For as long as there have been data centers, they have been designed around the CPU. Now, thanks to speedy non-volatile flash storage, that topology is changing, and it may have major repercussions to the IT industry, warned an article in the Association for Computing Machinery’s flagship publication Queue.
“The arrival of high-speed, non-volatile storage devices, typically referred to as Storage Class Memories (SCM), is likely the most significant architectural change that data center and software designers will face in the foreseeable future,” wrote Mihir Nanavati, Malte Schwarzkopf, Jake Wires, and Andrew Warfield. “Piles of existing enterprise datacenter infrastructure—hardware and software—are about to become useless (or, at least, very inefficient).”
As a result, SCM will require a rethinking of data center architecture, as well as app development, from the ground up, the authors assert.
Historically, data center systems have been designed around the idea that the CPUs are expensive and fast while storage is slow and cheap. So, keeping the CPUs busy as possible was the way to maximize data center investment. Applications had to be small enough to be kept on a server’s RAM, where they could be accessed as quickly as possible. Distributed caching provides a bit more breathing room, but there are still limits to even this approach.
But what if developers could build their apps so that they take up as much memory as they needed? How would that change their designs?
Such decisions are already starting to be made. SCMs are fast, and they are getting faster. In fact, they are outstripping CPUs on performance improvements and are closing in on inverting the I/O gap, where storage devices struggle to keep CPU’s busy.
“Today’s PCIe-based SCMs represent an astounding three-order-of-magnitude performance change relative to spinning disks (~100K I/O operations per second versus ~100),” the authors state. “For computer scientists, it is rare that the performance assumptions that we make about an underlying hardware component change by 1,000x or more.”
What does this mean? One day, the developer may no longer need to think about how to structure their programs to work in the small confines of memory in order to maintain high throughput.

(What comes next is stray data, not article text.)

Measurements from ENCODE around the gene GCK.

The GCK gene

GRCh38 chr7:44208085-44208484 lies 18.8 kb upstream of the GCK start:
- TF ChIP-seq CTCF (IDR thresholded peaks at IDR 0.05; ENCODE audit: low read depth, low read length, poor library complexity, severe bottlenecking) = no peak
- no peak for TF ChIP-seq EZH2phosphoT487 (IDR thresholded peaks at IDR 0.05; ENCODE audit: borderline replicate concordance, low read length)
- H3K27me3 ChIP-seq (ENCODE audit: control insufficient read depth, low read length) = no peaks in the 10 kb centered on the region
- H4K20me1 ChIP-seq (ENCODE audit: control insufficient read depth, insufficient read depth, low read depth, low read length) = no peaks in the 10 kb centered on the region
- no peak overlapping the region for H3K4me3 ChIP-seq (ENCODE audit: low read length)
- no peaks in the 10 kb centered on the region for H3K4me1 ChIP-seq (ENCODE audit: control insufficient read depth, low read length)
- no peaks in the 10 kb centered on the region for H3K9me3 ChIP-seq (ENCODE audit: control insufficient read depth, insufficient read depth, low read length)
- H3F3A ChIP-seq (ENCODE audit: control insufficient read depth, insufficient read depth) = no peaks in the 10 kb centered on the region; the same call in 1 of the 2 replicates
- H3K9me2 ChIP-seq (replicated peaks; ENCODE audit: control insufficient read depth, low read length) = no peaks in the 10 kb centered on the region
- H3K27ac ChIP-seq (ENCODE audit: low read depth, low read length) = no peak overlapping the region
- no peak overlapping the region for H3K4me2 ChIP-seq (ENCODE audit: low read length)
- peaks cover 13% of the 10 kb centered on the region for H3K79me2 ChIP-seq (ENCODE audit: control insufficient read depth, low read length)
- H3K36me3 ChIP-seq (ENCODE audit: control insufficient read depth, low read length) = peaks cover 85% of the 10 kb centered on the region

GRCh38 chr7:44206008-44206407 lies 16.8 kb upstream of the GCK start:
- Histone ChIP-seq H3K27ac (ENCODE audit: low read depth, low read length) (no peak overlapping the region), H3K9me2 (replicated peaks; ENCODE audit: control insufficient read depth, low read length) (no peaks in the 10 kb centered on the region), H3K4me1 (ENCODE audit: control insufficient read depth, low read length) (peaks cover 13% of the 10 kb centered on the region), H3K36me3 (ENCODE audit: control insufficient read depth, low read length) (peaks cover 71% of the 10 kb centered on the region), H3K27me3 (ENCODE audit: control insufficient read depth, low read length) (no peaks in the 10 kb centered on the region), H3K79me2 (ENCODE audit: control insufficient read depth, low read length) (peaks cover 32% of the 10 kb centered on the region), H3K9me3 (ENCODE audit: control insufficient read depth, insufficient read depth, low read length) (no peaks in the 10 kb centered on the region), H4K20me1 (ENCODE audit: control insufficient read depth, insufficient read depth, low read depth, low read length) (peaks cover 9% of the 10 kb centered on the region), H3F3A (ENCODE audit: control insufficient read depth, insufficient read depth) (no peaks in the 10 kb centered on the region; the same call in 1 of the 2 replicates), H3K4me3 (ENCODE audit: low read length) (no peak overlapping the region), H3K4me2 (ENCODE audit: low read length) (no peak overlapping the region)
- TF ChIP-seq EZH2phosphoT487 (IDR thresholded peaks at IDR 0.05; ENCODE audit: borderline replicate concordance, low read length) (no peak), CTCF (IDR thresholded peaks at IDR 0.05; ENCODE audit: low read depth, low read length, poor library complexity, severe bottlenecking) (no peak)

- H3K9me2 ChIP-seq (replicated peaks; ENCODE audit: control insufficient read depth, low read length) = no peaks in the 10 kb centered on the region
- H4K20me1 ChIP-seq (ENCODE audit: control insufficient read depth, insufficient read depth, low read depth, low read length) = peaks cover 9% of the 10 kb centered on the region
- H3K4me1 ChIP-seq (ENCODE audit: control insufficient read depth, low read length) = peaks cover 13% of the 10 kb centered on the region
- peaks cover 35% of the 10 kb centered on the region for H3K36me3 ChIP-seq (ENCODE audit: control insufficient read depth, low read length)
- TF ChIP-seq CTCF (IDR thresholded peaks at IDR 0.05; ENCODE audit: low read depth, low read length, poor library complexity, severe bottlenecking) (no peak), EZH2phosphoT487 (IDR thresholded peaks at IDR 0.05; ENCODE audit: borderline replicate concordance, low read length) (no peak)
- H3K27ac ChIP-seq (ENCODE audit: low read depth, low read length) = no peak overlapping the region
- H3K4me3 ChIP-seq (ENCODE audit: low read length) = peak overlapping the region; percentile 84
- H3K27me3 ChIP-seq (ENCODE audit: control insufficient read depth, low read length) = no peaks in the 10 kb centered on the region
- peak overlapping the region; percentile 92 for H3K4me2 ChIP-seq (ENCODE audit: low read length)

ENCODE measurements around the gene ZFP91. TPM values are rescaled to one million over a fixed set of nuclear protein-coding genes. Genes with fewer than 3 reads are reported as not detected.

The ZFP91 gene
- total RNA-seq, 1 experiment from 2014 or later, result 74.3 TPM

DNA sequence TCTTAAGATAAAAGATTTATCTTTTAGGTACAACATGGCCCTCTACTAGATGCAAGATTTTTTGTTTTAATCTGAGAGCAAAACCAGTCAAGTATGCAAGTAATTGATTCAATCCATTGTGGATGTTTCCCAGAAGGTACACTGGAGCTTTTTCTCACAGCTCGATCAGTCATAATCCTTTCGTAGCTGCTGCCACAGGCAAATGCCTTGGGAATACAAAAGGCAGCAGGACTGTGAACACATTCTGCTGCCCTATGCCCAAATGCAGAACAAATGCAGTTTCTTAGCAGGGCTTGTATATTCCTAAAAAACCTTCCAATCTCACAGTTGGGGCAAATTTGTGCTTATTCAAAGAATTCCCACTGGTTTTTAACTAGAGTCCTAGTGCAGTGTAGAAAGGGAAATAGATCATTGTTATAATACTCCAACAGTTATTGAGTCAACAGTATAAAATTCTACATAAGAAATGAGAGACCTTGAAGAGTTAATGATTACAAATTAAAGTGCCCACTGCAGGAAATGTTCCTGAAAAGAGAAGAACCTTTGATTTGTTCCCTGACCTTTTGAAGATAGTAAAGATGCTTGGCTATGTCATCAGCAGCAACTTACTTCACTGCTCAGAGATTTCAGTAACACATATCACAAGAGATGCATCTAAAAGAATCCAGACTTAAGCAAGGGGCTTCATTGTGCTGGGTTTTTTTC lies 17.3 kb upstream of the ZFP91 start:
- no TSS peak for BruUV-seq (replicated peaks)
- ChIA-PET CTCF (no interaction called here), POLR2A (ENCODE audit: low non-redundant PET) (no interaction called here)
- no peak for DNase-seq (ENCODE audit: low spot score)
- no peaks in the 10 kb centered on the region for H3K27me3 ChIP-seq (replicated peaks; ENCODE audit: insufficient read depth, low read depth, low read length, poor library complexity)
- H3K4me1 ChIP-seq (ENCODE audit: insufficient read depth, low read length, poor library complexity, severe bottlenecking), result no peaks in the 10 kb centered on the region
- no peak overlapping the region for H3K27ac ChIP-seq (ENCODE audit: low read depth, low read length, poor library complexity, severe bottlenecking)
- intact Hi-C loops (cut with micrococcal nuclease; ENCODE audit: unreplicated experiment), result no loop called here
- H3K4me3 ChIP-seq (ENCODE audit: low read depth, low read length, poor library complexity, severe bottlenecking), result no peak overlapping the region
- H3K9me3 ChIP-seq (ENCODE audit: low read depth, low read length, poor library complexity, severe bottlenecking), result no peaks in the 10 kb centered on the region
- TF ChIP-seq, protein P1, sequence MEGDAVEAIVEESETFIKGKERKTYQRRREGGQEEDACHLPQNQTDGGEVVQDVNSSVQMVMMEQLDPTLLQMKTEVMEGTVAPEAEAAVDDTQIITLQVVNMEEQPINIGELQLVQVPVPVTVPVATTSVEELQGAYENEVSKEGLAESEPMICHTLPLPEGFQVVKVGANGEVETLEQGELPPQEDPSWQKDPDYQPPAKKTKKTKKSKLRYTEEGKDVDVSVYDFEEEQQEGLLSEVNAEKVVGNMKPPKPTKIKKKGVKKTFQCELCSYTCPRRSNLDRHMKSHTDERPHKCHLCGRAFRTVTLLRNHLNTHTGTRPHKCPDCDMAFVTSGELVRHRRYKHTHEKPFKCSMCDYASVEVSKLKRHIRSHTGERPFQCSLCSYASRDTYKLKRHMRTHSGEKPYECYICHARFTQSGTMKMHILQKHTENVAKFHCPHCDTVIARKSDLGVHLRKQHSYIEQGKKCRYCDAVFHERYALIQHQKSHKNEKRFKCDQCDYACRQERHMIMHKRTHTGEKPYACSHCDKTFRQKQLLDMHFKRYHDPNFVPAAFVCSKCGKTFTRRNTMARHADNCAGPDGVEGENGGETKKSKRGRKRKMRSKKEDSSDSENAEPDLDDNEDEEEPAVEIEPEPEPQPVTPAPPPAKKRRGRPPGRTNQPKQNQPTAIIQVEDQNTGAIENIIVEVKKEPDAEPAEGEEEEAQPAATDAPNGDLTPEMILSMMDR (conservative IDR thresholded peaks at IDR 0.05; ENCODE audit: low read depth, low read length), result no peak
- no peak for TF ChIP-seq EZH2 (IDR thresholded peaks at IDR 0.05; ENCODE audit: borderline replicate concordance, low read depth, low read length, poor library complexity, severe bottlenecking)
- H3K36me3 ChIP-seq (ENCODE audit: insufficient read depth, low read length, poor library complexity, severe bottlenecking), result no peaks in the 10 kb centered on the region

SCMs will cause further disruption by their expensive nature, the article continued. SCMs cost about 25 times the traditional rotating platters we use today. To fully optimize a data center, a designer must plan on spending more on SCMs than on CPUs, and then make sure those SCMs idle as little as possible. “Non-volatile memory is in the process of replacing the CPU as the economic center of the data center,” the authors wrote.
The paper goes on to describe some of the work that needs to be done to address this shift. Systems must be rebalanced. “With SCMs, the bottleneck can easily shift from disk to CPU,” they note.
Understandably, storage vendors, especially those specializing in the solid state models, are quite enthused about the changes afoot.
“SCM is most certainly set to change how we view and use IT today. The increase in capacity and performance that will be available to a server will drastically change how we develop software,” agreed John Griffiths, who is a software engineer for flash storage purveyor SolidFire and the technical lead for the OpenStack Cinder (BlockStorage) project, in an e-mail. “This is both a challenge and an opportunity for storage architectures.”
Like SolidFire, IBM is also banking on this shift. “IBM has foreseen this change and started the transformation years ago,” Vincent Hsu, who is an IBM fellow and vice president and chief technology officer for storage, informed us in an e-mail.
Hsu noted that the company has been a big investor in SCM research, particularly around Phase-Change Memory, which looks to put today’s solid state memory speeds to shame.
Should be interesting times.
IBM is a sponsor of The New Stack.
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